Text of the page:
March 5, 2008


Tags: Entrepreneurship, Projects, Rails, Ruby

After having the simple startup idea (see here) over the New Year holiday, I next needed to decide how to implement it. Many people would say I needed to write design/spec/use case documents first, but for this project I think best to start working and see what happens. It would be easy to draw diagrams and think about problems with nifty solutions. However, the main goal is to DELIVER. I want to get something up and running quickly, get some people to use it and then improve it. I believe the longer it takes to get something up in front of people, the more likely I never will reach that point or go further. Having people use the system (even as testers) is a form of commitment.

As a result I chose to use Ruby on Rails for development - something many people who know me may find surprising. I have never programmed in Ruby before, so I’m learning it at the same time as trying to quickly develop a new system with fuzzy requirements. What happened to avoiding development risks and not trying to do too much at once? If I did a project risk assessment like most of my previous employers this would raise some serious red flags - the project would not be allowed to go ahead. Although, no previous employer would allow my idea to go ahead anyway, they would see it as too small. So why did I make the Ruby decision?

For the last 6 years I have almost entirely developed in Java (and before that a mix of Java, C and other languages that will never appear on my resume). I have worked on developing a wide range of systems from the large (over 100 people for a few years) to the very small (just me for a couple of weeks), although mainly for large financial firms. However, I specifically did not want to develop in Java. I may be faster in Java, but there are a number of reasons I thought it best not use it this time. People say it can be heavier to develop, with more boilerplate code, and I can certainly understand that. There are also less decent internet hosting options for Java, nearly every hosting firm provides PHP or Ruby options, but finding a good Java host is harder. However, the main reason for me was that with Java I was liable to get bogged down in the intricacies of the language and various libraries or third party tools. With a new language I wouldn’t have time to think further than the next problem I was facing and finding a solution for it - there would be fewer distractions simply because there wouldn’t be time to lose focus or investigate interesting side issues.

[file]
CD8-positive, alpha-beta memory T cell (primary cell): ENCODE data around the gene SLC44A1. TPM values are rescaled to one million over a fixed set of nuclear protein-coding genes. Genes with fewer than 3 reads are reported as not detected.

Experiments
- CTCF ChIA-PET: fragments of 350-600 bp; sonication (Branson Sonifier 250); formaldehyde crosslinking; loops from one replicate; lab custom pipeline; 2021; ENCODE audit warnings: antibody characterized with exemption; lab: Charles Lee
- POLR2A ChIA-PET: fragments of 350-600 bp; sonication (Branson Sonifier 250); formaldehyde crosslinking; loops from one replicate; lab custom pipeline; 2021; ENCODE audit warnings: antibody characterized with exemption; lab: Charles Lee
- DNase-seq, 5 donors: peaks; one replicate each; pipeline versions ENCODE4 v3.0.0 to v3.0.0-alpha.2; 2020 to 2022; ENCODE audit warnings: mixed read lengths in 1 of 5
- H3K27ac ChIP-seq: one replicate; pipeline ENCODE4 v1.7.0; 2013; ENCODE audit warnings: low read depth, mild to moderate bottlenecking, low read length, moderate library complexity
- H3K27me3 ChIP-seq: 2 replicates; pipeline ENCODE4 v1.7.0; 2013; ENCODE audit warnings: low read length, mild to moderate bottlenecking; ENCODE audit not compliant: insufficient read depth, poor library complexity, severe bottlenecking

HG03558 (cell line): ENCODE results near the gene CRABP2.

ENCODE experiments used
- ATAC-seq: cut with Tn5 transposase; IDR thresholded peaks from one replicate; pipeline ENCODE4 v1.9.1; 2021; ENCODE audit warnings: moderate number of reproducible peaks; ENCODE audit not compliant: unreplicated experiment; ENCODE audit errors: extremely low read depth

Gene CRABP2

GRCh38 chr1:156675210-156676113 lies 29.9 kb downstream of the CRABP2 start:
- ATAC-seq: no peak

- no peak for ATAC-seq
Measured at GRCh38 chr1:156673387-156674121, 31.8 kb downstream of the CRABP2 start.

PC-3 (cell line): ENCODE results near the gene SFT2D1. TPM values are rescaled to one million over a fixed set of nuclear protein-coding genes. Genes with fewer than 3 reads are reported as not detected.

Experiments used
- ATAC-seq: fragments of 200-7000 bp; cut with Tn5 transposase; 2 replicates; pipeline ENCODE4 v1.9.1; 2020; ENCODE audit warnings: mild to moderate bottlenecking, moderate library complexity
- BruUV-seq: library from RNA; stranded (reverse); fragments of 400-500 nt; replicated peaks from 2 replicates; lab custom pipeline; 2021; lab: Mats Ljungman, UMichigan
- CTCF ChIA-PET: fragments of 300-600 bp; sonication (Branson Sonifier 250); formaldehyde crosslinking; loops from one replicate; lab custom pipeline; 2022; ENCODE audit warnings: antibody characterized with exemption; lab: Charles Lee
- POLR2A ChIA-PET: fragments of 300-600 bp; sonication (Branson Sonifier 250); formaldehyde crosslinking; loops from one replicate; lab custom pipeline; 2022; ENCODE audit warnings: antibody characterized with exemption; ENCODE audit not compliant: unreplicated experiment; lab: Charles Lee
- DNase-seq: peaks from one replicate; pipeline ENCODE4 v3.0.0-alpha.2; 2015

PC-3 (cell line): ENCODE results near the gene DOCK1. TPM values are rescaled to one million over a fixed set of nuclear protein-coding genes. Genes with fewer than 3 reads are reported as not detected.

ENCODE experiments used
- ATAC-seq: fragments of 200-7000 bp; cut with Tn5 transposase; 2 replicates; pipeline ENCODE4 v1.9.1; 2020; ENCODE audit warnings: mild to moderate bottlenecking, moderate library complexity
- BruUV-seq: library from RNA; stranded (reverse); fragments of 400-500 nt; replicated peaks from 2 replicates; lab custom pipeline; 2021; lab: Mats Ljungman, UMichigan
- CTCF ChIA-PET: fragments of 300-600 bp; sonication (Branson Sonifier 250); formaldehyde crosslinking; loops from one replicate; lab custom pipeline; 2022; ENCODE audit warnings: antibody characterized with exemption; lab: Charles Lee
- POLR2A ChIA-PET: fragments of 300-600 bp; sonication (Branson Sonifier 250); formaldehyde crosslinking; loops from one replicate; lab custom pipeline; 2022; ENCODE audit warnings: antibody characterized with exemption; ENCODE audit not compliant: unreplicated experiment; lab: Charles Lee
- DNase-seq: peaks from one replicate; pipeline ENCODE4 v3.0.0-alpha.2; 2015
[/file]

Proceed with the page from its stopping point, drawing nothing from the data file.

Choosing the language was difficult. There were so many I wanted to try as I haven’t properly taught myself new language since C# some years ago. I have been reading (with interest) blog posts arguing (flaming?) the pros and cons of various web development languages and frameworks. Ruby on Rails seems to have a large following and been around for a while. The basic idea has been copied so many times by other languages (Groovy on Rails, Rhino on Rails, …) that I felt there must be something useful in there. I rejected all the derivatives because I didn’t think they would be mature enough yet and didn’t have a large enough community behind them. After all a framework with a backlash must have reached a certain level of maturity! The speed issue was my main concern. At work code execution speed is extremely important and has a direct affect on the bottom line (I work on financial trading systems). However, the performance requirements for my system are far less than at work. Ruby will probably be fast enough - or at least fast enough at the start to see if the idea is worth pursuing. So I decided to just give Ruby a try. If it didn’t work out I could quickly move onto something else.

Anyway, I’ve been writing Ruby on Rails code for nearly the last two months in my spare time - probably only the equivalent of only a handful of workdays in total. Yet I am quite impressed by how much functionality I have implemented. I am probably only a couple of weeks away from being ready for alpha testing on the functionality (the website design is still a mess). So far I have to say that Ruby on Rails has been a positive experience, although I am yet to properly test its performance.